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|Free Issue of the Cutter IT Journal|
|The Cutter Consortium is offering KIT readers a free electronic copy of the April 2011 issue of the Cutter IT Journal, devoted to Value Chain Modeling, a key concept in business architecture. That issue's guest editor was Claude Baudoin. You can download it here.|
|Schlumberger on the Use of "Improvs" for Process, Product and Service Improvement|
|Speaking of the Cutter IT Journal, the June 2011 issue was entitled "IT + Crowds: Wisdom or Madness?" Since many Schlumberger and ex-Schlumberger employees read the KIT, it is worth mentioning that one article ("Maximizing the Improv in Product, Service, or Process Improvement: When the Crowd Is Both Developer and User", by Najib Abusalbi, Michael Carney, Sam McLellan, Trevor Muddimer, and Andrew Richardson) is about a practice used in one of their centers to crowdsource improvements through events called improvs -- a double entendre on "improvisational theatre" and "improvements."|
Click here to read the abstract of the article. If you are a Cutter client, you can log in and download the article or the entire June issue of the Journal. If you are interested in gaining access, please contact us.
|Privacy Concerns Kill Google Health|
|In May 2008, Google launched the "Google Health" application beta, allowing users to store all their medical data in one place so they could easily access it later from anywhere. Commentators raised privacy concerns, but at the time there wasn't the hypersensitivity that subsequent cloud offerings (and incidents) caused. Nonetheless, the offering never built up a large base. Google acknowledged the failure on June 24 when it announced that Google Health would close on January 1, 2012.|
Officially, the application's demise is simply due to low usage, but it seems fairly obvious that the root cause is privacy concerns. This event may actually be a positive thing: it causes more discussion of the need for protection of personal information in the cloud, and it clears the way for new offerings with stronger privacy assurances, and perhaps a health industry-wide standard for data encryption and multi-factor authentication to store and access medical records.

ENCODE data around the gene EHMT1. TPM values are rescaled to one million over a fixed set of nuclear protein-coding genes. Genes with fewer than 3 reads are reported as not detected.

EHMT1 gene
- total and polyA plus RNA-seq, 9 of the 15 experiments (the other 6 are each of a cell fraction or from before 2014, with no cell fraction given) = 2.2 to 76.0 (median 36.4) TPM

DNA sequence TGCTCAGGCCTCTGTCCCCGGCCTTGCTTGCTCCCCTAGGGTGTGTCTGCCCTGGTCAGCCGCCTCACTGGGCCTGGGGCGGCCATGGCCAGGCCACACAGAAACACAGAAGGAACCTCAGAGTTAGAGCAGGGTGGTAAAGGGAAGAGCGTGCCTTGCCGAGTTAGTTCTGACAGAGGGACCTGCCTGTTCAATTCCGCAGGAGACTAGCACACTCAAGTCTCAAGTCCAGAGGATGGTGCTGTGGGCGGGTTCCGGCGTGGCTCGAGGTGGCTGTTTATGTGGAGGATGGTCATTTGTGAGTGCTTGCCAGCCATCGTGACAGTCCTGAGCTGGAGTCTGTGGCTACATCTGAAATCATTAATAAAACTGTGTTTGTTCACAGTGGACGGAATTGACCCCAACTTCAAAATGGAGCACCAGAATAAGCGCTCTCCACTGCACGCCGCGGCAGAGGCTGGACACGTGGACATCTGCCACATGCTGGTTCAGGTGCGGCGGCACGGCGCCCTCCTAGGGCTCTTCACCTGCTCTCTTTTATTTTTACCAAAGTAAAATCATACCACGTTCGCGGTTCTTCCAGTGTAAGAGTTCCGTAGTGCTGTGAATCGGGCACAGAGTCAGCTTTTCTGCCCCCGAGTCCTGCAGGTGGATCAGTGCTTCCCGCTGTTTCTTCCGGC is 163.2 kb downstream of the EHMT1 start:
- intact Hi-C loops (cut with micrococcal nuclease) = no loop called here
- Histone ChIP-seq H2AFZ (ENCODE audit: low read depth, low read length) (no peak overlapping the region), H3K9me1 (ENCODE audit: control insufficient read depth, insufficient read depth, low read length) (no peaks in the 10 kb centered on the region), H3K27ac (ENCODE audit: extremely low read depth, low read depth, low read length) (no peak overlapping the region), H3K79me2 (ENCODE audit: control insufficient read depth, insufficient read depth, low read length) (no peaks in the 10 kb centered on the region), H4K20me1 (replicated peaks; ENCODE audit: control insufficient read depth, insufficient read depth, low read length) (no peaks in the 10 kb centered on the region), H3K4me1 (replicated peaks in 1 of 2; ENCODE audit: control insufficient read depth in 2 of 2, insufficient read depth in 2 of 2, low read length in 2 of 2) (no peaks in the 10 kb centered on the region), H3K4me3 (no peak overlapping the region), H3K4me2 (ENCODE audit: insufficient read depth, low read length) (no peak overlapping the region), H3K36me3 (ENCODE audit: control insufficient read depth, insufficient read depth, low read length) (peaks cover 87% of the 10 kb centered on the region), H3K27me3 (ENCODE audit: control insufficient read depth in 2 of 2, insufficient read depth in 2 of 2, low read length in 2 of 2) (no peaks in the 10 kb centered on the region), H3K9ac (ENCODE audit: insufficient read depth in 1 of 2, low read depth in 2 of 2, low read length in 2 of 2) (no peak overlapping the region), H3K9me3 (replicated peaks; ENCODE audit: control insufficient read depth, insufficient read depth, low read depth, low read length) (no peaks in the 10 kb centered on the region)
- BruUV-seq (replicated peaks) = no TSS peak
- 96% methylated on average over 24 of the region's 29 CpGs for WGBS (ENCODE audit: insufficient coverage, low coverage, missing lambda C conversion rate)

|Internal Social Networks Revisited|
|The July issue of Vince Polley's MIRLN newsletter mentions a June 26 article in the New York Times about the emergence of internal social networks in many companies.|
Some readers of the KIT may be familiar with a January 2011 Cutter Consortium Executive Update from Claude Baudoin, entitled "If You Build It, They May Not Come." The point was that internal social networks are borderline illogical on two counts: the critical mass may not be there, and an employee's social network isn't limited to his or her current colleagues. Some of the discussion in the NYT article seems to call internal collaboration media "social networks" a little carelessly. Therefore, it is not clear that all the examples cited are social networks in the full sense of the phrase. It also takes some time to see if, after the initial wave of interest, such a system really thrives as a social platform, not just as a discussion forum.
|June 2011 OMG Meeting Highlights|
|The quarterly Object Management Group technical meeting took place in Salt Lake City on June 20-24. One important activity was the inaugural meeting of the Cloud Standards Customer Council (CSCC), "an end user advocacy group dedicated to accelerating cloud's successful adoption, and drilling down into the standards, security and interoperability issues surrounding the transition to the cloud." Membership in the CSCC is free, and there are already about 150 members.|
Two interesting developments happened in the Analysis & Design Task Force:
- a new mechanism for "metamodel extensions" is being sought to replace UML profiles. which suffer from many deficiencies and, as their name indicates, only provide UML extensions;
- a new "foundation for the agile creation and enactment of software engineering methods: is also being sought. The idea is to allow software engineering practices (building blocks) to be assembled into complete methods. This new foundation may or may not be based on the existing OMG Software & Systems Process Engineering Metamodel (SPEM).
"A user story is to a use case as a gazelle is to a gazebo"
- Alistair Cockburn, in his blog